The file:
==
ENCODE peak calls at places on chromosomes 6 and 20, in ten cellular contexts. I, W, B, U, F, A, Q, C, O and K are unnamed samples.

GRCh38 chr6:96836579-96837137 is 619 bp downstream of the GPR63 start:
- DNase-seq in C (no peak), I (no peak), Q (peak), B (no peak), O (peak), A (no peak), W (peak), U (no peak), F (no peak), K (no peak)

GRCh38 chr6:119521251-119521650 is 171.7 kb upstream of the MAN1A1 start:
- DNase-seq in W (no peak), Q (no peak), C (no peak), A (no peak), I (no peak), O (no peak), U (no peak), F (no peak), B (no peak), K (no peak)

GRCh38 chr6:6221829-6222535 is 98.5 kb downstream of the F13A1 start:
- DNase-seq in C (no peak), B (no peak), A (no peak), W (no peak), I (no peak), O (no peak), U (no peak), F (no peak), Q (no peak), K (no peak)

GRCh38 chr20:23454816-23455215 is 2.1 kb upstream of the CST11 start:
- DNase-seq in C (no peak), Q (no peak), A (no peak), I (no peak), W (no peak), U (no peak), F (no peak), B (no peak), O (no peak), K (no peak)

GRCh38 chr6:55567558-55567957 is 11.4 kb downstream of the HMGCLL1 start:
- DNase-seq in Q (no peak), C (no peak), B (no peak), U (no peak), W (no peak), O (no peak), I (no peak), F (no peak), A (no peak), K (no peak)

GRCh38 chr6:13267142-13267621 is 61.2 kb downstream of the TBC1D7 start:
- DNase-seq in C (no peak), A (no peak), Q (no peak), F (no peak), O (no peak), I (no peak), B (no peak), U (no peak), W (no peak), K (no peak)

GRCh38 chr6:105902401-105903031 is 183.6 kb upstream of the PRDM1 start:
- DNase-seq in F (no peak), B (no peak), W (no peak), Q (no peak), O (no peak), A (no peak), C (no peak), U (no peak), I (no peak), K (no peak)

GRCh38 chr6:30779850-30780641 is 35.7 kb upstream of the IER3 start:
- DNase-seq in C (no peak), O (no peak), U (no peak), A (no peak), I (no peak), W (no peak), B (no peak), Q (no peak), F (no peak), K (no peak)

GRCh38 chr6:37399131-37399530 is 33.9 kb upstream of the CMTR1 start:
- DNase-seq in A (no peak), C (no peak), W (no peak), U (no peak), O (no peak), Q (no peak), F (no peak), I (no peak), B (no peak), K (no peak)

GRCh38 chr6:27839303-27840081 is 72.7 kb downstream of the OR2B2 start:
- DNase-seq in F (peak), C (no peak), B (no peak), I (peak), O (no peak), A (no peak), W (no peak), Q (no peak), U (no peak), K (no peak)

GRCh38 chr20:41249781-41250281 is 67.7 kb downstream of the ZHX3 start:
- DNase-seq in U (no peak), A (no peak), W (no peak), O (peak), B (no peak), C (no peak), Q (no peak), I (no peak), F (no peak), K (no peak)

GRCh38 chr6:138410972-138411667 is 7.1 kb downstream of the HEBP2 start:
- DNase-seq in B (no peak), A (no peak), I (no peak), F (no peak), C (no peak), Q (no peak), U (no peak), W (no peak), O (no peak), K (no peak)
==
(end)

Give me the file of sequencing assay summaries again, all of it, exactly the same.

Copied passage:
ENCODE peak calls at places on chromosomes 6 and 20, in ten cellular contexts. I, W, B, U, F, A, Q, C, O and K are unnamed samples.

GRCh38 chr6:96836579-96837137 is 619 bp downstream of the GPR63 start:
- DNase-seq in C (no peak), I (no peak), Q (peak), B (no peak), O (peak), A (no peak), W (peak), U (no peak), F (no peak), K (no peak)

GRCh38 chr6:119521251-119521650 is 171.7 kb upstream of the MAN1A1 start:
- DNase-seq in W (no peak), Q (no peak), C (no peak), A (no peak), I (no peak), O (no peak), U (no peak), F (no peak), B (no peak), K (no peak)

GRCh38 chr6:6221829-6222535 is 98.5 kb downstream of the F13A1 start:
- DNase-seq in C (no peak), B (no peak), A (no peak), W (no peak), I (no peak), O (no peak), U (no peak), F (no peak), Q (no peak), K (no peak)

GRCh38 chr20:23454816-23455215 is 2.1 kb upstream of the CST11 start:
- DNase-seq in C (no peak), Q (no peak), A (no peak), I (no peak), W (no peak), U (no peak), F (no peak), B (no peak), O (no peak), K (no peak)

GRCh38 chr6:55567558-55567957 is 11.4 kb downstream of the HMGCLL1 start:
- DNase-seq in Q (no peak), C (no peak), B (no peak), U (no peak), W (no peak), O (no peak), I (no peak), F (no peak), A (no peak), K (no peak)

GRCh38 chr6:13267142-13267621 is 61.2 kb downstream of the TBC1D7 start:
- DNase-seq in C (no peak), A (no peak), Q (no peak), F (no peak), O (no peak), I (no peak), B (no peak), U (no peak), W (no peak), K (no peak)

GRCh38 chr6:105902401-105903031 is 183.6 kb upstream of the PRDM1 start:
- DNase-seq in F (no peak), B (no peak), W (no peak), Q (no peak), O (no peak), A (no peak), C (no peak), U (no peak), I (no peak), K (no peak)

GRCh38 chr6:30779850-30780641 is 35.7 kb upstream of the IER3 start:
- DNase-seq in C (no peak), O (no peak), U (no peak), A (no peak), I (no peak), W (no peak), B (no peak), Q (no peak), F (no peak), K (no peak)

GRCh38 chr6:37399131-37399530 is 33.9 kb upstream of the CMTR1 start:
- DNase-seq in A (no peak), C (no peak), W (no peak), U (no peak), O (no peak), Q (no peak), F (no peak), I (no peak), B (no peak), K (no peak)

GRCh38 chr6:27839303-27840081 is 72.7 kb downstream of the OR2B2 start:
- DNase-seq in F (peak), C (no peak), B (no peak), I (peak), O (no peak), A (no peak), W (no peak), Q (no peak), U (no peak), K (no peak)

GRCh38 chr20:41249781-41250281 is 67.7 kb downstream of the ZHX3 start:
- DNase-seq in U (no peak), A (no peak), W (no peak), O (peak), B (no peak), C (no peak), Q (no peak), I (no peak), F (no peak), K (no peak)

GRCh38 chr6:138410972-138411667 is 7.1 kb downstream of the HEBP2 start:
- DNase-seq in B (no peak), A (no peak), I (no peak), F (no peak), C (no peak), Q (no peak), U (no peak), W (no peak), O (no peak), K (no peak)